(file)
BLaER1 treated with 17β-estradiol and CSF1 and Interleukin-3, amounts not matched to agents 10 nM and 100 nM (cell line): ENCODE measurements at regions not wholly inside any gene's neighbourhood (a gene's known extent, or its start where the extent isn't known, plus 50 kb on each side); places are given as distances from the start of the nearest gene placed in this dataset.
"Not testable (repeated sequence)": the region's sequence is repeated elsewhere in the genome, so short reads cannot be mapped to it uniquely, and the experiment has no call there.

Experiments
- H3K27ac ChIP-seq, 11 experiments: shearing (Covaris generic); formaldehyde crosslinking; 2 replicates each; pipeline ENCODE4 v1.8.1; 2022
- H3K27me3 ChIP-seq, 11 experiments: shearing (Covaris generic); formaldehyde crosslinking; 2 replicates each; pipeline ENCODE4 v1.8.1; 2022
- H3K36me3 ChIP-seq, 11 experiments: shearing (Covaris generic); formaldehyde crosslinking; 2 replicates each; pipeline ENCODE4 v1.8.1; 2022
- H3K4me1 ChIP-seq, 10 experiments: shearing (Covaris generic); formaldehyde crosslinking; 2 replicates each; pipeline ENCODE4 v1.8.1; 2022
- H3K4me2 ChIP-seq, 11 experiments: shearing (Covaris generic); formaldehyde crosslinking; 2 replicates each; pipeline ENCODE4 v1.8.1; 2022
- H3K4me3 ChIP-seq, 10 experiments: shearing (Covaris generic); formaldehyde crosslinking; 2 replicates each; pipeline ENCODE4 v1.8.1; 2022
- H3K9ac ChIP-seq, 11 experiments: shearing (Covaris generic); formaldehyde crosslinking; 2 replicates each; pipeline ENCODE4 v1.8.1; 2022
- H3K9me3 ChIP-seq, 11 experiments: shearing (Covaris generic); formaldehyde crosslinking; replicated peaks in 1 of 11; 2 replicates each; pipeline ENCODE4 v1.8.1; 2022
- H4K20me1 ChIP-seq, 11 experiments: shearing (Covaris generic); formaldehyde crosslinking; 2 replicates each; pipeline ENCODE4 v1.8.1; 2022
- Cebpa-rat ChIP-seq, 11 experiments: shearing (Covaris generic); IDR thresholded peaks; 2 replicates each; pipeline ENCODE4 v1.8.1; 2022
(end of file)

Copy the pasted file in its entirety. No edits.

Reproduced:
BLaER1 treated with 17β-estradiol and CSF1 and Interleukin-3, amounts not matched to agents 10 nM and 100 nM (cell line): ENCODE measurements at regions not wholly inside any gene's neighbourhood (a gene's known extent, or its start where the extent isn't known, plus 50 kb on each side); places are given as distances from the start of the nearest gene placed in this dataset.
"Not testable (repeated sequence)": the region's sequence is repeated elsewhere in the genome, so short reads cannot be mapped to it uniquely, and the experiment has no call there.

Experiments
- H3K27ac ChIP-seq, 11 experiments: shearing (Covaris generic); formaldehyde crosslinking; 2 replicates each; pipeline ENCODE4 v1.8.1; 2022
- H3K27me3 ChIP-seq, 11 experiments: shearing (Covaris generic); formaldehyde crosslinking; 2 replicates each; pipeline ENCODE4 v1.8.1; 2022
- H3K36me3 ChIP-seq, 11 experiments: shearing (Covaris generic); formaldehyde crosslinking; 2 replicates each; pipeline ENCODE4 v1.8.1; 2022
- H3K4me1 ChIP-seq, 10 experiments: shearing (Covaris generic); formaldehyde crosslinking; 2 replicates each; pipeline ENCODE4 v1.8.1; 2022
- H3K4me2 ChIP-seq, 11 experiments: shearing (Covaris generic); formaldehyde crosslinking; 2 replicates each; pipeline ENCODE4 v1.8.1; 2022
- H3K4me3 ChIP-seq, 10 experiments: shearing (Covaris generic); formaldehyde crosslinking; 2 replicates each; pipeline ENCODE4 v1.8.1; 2022
- H3K9ac ChIP-seq, 11 experiments: shearing (Covaris generic); formaldehyde crosslinking; 2 replicates each; pipeline ENCODE4 v1.8.1; 2022
- H3K9me3 ChIP-seq, 11 experiments: shearing (Covaris generic); formaldehyde crosslinking; replicated peaks in 1 of 11; 2 replicates each; pipeline ENCODE4 v1.8.1; 2022
- H4K20me1 ChIP-seq, 11 experiments: shearing (Covaris generic); formaldehyde crosslinking; 2 replicates each; pipeline ENCODE4 v1.8.1; 2022
- Cebpa-rat ChIP-seq, 11 experiments: shearing (Covaris generic); IDR thresholded peaks; 2 replicates each; pipeline ENCODE4 v1.8.1; 2022